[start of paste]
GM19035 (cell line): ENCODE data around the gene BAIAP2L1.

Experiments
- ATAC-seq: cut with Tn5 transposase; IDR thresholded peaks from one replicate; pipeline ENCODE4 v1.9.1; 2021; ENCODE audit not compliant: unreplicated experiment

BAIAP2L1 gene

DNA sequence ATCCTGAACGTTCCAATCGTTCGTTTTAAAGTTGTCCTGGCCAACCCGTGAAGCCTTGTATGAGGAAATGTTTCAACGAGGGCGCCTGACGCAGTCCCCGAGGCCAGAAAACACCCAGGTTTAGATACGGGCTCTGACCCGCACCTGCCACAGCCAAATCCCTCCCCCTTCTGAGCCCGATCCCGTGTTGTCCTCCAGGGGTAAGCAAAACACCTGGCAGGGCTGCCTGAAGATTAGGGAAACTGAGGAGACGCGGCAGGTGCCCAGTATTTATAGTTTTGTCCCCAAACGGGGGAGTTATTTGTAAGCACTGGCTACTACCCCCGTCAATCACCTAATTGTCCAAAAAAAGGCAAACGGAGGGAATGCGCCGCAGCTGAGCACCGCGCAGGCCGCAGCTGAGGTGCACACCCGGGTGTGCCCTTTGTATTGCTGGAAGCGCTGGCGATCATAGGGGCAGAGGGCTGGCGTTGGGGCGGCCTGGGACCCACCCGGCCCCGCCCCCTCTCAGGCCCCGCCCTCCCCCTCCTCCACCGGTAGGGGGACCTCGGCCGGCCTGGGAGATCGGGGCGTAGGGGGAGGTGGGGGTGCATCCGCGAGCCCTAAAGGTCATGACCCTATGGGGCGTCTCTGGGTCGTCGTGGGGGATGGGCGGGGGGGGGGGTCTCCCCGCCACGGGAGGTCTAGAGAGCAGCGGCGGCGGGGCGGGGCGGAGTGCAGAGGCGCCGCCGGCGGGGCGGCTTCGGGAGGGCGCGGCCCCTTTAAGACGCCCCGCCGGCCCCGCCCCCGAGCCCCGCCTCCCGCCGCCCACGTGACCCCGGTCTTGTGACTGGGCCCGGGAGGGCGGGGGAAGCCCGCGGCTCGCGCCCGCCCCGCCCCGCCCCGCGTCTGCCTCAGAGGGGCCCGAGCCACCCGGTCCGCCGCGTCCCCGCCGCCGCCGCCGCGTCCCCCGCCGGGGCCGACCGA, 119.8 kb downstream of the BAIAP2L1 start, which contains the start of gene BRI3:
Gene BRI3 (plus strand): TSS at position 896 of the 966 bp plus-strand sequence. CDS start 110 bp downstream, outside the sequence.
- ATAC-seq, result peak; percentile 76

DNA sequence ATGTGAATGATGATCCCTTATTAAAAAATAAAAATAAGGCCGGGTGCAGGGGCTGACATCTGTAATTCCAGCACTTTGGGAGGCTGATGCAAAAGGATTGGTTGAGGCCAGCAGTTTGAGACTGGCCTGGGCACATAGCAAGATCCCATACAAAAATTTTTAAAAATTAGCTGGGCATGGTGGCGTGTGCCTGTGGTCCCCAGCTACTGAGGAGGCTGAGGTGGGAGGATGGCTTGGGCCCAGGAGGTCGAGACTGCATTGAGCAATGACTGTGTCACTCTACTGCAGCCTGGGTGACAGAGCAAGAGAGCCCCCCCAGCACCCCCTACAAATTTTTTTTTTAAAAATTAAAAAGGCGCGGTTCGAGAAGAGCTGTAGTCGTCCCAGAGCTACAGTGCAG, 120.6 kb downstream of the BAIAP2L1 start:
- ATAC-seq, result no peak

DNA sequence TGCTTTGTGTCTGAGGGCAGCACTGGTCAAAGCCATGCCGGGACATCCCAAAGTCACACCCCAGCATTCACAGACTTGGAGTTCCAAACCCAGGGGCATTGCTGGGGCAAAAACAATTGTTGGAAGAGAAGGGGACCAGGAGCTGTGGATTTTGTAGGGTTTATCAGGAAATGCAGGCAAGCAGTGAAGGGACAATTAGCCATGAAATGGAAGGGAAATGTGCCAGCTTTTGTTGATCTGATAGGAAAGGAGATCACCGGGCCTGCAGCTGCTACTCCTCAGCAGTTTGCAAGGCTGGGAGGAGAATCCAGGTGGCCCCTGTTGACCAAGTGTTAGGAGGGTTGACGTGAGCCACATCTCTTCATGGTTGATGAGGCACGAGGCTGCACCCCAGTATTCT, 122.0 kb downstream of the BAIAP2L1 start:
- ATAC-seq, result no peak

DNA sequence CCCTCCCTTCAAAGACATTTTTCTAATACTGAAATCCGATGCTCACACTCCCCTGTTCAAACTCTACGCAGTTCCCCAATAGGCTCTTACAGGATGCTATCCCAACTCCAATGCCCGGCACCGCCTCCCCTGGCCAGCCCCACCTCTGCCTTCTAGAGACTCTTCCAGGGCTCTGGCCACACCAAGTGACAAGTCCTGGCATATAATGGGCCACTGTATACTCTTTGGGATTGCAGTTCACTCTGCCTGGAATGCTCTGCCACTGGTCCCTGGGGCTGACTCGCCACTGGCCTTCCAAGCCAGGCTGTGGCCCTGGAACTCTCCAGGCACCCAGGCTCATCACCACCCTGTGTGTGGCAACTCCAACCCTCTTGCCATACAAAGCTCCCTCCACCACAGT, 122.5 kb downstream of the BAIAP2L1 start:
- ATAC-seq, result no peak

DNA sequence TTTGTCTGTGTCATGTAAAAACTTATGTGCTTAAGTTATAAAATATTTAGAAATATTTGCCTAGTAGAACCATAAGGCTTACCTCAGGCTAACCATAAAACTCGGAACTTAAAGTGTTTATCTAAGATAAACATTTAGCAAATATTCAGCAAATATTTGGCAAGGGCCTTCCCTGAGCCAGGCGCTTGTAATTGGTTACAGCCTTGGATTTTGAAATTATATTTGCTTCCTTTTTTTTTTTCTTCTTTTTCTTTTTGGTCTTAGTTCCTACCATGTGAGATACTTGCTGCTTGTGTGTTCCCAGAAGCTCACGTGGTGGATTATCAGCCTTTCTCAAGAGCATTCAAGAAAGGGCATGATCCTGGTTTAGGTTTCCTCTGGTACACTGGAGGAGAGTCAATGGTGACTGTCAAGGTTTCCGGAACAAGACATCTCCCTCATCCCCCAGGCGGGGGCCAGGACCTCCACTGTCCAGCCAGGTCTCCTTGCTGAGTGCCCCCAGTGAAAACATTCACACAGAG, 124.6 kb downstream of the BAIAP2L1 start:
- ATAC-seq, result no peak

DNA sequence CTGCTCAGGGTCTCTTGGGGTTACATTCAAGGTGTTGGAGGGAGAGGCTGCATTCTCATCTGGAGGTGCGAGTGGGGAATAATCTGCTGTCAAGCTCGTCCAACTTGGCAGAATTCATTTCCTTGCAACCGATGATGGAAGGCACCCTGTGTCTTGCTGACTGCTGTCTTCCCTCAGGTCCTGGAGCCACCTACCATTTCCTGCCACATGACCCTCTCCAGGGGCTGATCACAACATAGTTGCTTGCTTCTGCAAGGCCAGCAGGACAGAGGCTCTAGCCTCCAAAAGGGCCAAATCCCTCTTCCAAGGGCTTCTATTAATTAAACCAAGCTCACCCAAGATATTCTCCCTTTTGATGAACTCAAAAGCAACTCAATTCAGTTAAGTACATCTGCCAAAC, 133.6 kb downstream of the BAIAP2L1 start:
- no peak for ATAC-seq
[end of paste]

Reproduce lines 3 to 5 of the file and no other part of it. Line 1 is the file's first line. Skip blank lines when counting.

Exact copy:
- ATAC-seq: cut with Tn5 transposase; IDR thresholded peaks from one replicate; pipeline ENCODE4 v1.9.1; 2021; ENCODE audit not compliant: unreplicated experiment

BAIAP2L1 gene

DNA sequence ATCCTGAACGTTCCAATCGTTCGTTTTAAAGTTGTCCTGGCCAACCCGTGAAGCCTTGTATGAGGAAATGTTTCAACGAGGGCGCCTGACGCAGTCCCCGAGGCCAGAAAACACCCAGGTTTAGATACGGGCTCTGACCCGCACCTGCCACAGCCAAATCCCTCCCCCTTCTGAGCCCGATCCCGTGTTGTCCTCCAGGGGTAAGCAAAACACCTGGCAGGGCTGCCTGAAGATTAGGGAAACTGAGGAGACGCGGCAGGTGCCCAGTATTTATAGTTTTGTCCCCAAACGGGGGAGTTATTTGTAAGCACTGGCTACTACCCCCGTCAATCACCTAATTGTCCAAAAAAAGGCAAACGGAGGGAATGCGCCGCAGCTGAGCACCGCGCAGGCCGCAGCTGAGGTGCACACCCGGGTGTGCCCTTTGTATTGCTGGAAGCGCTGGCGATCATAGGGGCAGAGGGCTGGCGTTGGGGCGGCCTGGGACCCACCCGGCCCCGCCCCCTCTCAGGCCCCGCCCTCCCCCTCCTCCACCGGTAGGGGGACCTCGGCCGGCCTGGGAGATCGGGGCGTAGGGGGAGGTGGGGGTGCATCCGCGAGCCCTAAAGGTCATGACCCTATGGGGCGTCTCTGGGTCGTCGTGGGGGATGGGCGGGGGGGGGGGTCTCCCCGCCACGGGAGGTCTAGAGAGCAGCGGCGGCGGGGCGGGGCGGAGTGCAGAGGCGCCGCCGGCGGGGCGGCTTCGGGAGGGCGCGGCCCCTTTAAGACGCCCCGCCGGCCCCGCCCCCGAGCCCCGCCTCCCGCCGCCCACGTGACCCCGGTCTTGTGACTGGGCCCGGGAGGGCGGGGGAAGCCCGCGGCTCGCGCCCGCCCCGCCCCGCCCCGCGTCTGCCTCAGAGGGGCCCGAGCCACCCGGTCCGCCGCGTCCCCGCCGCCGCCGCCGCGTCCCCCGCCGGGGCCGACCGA, 119.8 kb downstream of the BAIAP2L1 start, which contains the start of gene BRI3: